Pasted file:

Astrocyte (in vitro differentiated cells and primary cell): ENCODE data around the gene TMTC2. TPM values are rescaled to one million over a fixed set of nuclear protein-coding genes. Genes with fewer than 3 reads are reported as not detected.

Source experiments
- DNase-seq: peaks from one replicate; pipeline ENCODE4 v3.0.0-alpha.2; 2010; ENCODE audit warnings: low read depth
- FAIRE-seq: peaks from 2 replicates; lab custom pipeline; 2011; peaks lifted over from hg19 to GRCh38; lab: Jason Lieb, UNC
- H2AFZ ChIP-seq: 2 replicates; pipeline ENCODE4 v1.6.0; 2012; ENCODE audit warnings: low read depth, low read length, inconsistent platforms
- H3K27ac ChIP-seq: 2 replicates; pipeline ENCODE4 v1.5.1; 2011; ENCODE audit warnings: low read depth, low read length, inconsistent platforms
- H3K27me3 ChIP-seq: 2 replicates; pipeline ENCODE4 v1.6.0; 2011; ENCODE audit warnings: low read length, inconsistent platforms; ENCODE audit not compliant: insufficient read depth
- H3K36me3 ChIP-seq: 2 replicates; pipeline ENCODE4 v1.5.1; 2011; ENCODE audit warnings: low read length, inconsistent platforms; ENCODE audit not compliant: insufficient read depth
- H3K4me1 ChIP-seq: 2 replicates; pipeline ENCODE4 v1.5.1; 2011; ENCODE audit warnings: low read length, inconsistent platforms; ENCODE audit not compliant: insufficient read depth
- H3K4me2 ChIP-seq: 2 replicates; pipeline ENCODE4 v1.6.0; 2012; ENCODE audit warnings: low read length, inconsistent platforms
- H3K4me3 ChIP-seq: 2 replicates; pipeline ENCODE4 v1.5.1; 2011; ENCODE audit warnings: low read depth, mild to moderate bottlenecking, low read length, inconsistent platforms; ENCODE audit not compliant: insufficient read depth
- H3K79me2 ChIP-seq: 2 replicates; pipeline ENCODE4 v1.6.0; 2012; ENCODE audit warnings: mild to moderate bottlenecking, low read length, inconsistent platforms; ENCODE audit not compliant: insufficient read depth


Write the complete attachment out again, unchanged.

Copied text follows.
Astrocyte (in vitro differentiated cells and primary cell): ENCODE data around the gene TMTC2. TPM values are rescaled to one million over a fixed set of nuclear protein-coding genes. Genes with fewer than 3 reads are reported as not detected.

Source experiments
- DNase-seq: peaks from one replicate; pipeline ENCODE4 v3.0.0-alpha.2; 2010; ENCODE audit warnings: low read depth
- FAIRE-seq: peaks from 2 replicates; lab custom pipeline; 2011; peaks lifted over from hg19 to GRCh38; lab: Jason Lieb, UNC
- H2AFZ ChIP-seq: 2 replicates; pipeline ENCODE4 v1.6.0; 2012; ENCODE audit warnings: low read depth, low read length, inconsistent platforms
- H3K27ac ChIP-seq: 2 replicates; pipeline ENCODE4 v1.5.1; 2011; ENCODE audit warnings: low read depth, low read length, inconsistent platforms
- H3K27me3 ChIP-seq: 2 replicates; pipeline ENCODE4 v1.6.0; 2011; ENCODE audit warnings: low read length, inconsistent platforms; ENCODE audit not compliant: insufficient read depth
- H3K36me3 ChIP-seq: 2 replicates; pipeline ENCODE4 v1.5.1; 2011; ENCODE audit warnings: low read length, inconsistent platforms; ENCODE audit not compliant: insufficient read depth
- H3K4me1 ChIP-seq: 2 replicates; pipeline ENCODE4 v1.5.1; 2011; ENCODE audit warnings: low read length, inconsistent platforms; ENCODE audit not compliant: insufficient read depth
- H3K4me2 ChIP-seq: 2 replicates; pipeline ENCODE4 v1.6.0; 2012; ENCODE audit warnings: low read length, inconsistent platforms
- H3K4me3 ChIP-seq: 2 replicates; pipeline ENCODE4 v1.5.1; 2011; ENCODE audit warnings: low read depth, mild to moderate bottlenecking, low read length, inconsistent platforms; ENCODE audit not compliant: insufficient read depth
- H3K79me2 ChIP-seq: 2 replicates; pipeline ENCODE4 v1.6.0; 2012; ENCODE audit warnings: mild to moderate bottlenecking, low read length, inconsistent platforms; ENCODE audit not compliant: insufficient read depth